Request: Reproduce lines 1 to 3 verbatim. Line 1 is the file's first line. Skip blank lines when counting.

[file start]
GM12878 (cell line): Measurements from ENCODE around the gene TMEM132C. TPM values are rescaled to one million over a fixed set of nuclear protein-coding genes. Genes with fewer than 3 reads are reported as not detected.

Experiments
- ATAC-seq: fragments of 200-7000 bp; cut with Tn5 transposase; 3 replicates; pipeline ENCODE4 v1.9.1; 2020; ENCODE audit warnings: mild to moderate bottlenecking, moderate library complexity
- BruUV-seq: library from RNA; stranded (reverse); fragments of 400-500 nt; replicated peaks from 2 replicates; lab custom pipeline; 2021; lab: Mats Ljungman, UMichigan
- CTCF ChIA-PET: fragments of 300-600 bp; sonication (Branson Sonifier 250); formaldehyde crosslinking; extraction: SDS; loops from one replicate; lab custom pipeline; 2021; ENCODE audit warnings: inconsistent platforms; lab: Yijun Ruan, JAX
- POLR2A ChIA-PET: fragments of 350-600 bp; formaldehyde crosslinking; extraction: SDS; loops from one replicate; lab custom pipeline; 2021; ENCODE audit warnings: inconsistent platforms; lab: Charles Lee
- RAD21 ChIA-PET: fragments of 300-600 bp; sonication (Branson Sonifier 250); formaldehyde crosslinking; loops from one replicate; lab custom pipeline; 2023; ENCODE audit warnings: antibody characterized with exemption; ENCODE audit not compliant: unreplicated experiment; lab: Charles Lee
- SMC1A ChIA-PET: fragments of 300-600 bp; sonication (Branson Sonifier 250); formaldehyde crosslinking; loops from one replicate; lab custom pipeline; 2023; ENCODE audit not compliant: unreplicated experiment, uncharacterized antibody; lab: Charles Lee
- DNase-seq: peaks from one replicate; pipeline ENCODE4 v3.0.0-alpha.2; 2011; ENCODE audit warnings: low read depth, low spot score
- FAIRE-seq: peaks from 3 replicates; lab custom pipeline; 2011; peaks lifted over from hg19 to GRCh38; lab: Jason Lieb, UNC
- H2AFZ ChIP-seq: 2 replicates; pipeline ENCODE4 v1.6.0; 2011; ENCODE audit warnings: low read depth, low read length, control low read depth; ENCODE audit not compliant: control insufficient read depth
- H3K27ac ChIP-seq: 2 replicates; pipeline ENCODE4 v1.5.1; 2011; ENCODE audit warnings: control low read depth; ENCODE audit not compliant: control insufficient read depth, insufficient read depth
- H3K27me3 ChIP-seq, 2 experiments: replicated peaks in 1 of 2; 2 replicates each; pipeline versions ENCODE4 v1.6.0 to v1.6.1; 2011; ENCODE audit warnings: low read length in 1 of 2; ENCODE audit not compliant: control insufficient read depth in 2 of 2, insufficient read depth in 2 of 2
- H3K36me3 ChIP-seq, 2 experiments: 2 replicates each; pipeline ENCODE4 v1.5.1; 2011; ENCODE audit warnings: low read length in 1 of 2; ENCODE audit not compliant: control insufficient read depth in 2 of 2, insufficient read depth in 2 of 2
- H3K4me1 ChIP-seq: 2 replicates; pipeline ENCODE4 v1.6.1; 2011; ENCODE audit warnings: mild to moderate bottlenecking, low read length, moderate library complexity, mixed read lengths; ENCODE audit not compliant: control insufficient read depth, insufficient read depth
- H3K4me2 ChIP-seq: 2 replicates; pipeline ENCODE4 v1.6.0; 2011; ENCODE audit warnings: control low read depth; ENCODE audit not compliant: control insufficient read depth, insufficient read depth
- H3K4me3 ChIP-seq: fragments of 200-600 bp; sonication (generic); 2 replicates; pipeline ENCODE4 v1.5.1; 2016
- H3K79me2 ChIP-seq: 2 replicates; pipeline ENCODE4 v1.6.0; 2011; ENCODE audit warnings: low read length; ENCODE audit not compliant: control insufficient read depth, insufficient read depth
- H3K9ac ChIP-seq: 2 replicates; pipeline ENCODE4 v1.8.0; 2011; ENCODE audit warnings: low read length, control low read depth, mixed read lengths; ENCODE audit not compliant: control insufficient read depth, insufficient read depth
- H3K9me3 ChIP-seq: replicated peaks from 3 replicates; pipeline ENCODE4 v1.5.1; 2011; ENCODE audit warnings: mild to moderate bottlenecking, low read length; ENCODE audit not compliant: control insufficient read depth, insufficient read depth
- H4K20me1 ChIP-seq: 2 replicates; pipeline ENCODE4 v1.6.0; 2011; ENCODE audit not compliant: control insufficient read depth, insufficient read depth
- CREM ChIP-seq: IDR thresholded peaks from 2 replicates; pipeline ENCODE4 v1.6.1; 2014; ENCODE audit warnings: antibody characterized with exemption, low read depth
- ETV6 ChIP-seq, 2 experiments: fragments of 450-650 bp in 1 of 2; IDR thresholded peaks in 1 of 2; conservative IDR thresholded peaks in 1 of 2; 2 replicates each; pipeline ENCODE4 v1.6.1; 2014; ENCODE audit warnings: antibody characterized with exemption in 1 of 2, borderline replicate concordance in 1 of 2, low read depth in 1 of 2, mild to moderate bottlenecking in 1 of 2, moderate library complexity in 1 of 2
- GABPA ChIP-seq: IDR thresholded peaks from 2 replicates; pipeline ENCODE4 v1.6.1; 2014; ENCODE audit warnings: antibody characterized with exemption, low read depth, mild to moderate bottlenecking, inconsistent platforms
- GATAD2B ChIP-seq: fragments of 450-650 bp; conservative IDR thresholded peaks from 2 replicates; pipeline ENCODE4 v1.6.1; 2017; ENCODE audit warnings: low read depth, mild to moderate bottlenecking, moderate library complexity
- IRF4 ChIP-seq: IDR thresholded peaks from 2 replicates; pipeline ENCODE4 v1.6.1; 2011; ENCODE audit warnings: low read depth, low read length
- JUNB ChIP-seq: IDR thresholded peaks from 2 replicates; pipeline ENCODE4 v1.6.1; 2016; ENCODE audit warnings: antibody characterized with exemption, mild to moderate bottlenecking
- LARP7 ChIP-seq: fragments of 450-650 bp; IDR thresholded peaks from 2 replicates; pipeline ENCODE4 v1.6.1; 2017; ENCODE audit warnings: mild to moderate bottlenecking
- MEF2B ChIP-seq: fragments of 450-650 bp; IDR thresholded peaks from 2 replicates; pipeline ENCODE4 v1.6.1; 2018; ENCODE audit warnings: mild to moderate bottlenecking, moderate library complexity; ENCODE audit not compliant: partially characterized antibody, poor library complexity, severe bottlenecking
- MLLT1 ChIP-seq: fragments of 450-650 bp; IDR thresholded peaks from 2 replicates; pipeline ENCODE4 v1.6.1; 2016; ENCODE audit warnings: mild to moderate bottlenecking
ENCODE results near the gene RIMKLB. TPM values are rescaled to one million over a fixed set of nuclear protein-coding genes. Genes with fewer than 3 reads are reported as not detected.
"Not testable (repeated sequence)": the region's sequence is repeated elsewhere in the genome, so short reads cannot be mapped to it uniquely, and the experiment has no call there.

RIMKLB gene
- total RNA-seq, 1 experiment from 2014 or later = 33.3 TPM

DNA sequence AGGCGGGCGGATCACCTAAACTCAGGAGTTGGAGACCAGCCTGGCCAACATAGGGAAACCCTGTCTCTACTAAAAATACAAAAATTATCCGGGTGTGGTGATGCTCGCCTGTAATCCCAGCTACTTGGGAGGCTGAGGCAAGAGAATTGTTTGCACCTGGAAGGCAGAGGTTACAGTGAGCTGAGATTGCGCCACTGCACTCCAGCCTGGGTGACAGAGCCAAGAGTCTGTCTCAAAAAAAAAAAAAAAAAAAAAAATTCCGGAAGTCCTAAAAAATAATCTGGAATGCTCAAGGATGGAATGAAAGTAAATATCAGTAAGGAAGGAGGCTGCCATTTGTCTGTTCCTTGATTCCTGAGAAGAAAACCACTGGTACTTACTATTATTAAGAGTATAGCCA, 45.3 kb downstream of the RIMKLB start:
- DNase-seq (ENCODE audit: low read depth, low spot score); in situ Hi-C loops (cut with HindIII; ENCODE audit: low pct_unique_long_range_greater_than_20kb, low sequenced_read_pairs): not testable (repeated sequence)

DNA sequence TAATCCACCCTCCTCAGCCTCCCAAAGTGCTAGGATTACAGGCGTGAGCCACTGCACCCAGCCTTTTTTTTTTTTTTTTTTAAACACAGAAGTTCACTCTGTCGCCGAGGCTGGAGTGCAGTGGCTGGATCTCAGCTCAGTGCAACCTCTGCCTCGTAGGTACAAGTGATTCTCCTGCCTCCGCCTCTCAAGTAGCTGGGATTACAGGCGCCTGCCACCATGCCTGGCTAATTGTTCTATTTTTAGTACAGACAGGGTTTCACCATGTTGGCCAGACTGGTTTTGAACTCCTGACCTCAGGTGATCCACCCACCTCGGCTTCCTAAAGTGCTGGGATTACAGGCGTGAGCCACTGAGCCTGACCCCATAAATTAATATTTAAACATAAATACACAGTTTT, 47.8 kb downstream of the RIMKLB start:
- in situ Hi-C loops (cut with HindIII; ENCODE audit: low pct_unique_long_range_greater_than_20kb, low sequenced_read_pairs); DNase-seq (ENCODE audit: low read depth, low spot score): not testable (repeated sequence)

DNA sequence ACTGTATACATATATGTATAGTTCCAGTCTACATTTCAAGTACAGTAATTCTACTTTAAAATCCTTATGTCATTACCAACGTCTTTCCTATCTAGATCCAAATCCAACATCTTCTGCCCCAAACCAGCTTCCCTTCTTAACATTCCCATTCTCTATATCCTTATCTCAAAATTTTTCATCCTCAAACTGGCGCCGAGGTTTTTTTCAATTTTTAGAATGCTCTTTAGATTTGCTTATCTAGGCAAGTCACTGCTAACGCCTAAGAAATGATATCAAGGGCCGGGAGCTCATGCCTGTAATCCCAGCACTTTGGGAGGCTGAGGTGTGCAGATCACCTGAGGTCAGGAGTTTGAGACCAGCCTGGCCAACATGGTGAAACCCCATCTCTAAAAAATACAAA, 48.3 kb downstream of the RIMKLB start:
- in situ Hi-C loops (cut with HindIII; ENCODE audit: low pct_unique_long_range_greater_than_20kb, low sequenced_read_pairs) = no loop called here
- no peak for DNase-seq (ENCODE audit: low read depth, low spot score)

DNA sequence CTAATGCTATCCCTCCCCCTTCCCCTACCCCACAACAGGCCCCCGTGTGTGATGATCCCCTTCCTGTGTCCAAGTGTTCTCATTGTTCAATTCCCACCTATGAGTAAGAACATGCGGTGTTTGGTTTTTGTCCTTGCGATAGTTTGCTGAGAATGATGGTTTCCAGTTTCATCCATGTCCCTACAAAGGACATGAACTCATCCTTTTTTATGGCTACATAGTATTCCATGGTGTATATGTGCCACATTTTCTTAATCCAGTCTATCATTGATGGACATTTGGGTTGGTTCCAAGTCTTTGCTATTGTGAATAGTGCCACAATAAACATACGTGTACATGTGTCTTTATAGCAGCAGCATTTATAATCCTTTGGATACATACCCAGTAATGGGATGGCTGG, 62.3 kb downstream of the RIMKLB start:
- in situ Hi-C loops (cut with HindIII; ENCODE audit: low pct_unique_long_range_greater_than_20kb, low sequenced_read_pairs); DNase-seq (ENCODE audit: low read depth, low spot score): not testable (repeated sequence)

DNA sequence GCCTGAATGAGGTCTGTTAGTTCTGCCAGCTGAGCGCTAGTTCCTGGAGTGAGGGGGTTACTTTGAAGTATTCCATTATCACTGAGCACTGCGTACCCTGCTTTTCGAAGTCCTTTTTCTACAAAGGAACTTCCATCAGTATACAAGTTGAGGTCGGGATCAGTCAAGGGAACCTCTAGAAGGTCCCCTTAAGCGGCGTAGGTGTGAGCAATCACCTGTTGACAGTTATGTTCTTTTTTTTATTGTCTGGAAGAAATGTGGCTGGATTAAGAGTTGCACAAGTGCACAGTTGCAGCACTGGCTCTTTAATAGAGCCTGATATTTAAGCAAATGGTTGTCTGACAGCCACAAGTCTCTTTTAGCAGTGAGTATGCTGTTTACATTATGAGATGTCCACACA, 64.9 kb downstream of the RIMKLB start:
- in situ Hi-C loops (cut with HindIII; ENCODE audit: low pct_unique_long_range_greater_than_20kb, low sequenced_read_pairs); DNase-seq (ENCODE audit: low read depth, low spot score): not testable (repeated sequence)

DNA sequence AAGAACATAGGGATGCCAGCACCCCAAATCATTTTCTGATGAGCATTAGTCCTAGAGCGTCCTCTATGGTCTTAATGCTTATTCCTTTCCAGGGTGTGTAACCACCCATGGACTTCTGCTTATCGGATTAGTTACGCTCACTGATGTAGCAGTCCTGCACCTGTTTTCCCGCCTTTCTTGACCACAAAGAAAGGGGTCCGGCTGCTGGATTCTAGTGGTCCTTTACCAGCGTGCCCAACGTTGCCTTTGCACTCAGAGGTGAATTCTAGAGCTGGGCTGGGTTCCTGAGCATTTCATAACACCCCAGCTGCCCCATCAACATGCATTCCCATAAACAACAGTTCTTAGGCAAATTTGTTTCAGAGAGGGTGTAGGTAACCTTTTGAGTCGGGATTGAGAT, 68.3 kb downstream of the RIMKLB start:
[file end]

GM12878 (cell line): Measurements from ENCODE around the gene TMEM132C. TPM values are rescaled to one million over a fixed set of nuclear protein-coding genes. Genes with fewer than 3 reads are reported as not detected.

Experiments
- ATAC-seq: fragments of 200-7000 bp; cut with Tn5 transposase; 3 replicates; pipeline ENCODE4 v1.9.1; 2020; ENCODE audit warnings: mild to moderate bottlenecking, moderate library complexity